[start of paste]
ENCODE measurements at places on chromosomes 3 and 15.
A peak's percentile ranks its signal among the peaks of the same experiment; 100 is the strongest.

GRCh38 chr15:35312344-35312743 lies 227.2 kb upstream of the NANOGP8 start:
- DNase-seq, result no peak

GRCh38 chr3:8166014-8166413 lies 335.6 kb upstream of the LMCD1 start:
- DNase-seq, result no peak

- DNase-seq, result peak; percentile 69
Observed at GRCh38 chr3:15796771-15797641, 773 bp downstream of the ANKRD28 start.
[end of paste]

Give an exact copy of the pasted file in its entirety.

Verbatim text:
ENCODE measurements at places on chromosomes 3 and 15.
A peak's percentile ranks its signal among the peaks of the same experiment; 100 is the strongest.

GRCh38 chr15:35312344-35312743 lies 227.2 kb upstream of the NANOGP8 start:
- DNase-seq, result no peak

GRCh38 chr3:8166014-8166413 lies 335.6 kb upstream of the LMCD1 start:
- DNase-seq, result no peak

- DNase-seq, result peak; percentile 69
Observed at GRCh38 chr3:15796771-15797641, 773 bp downstream of the ANKRD28 start.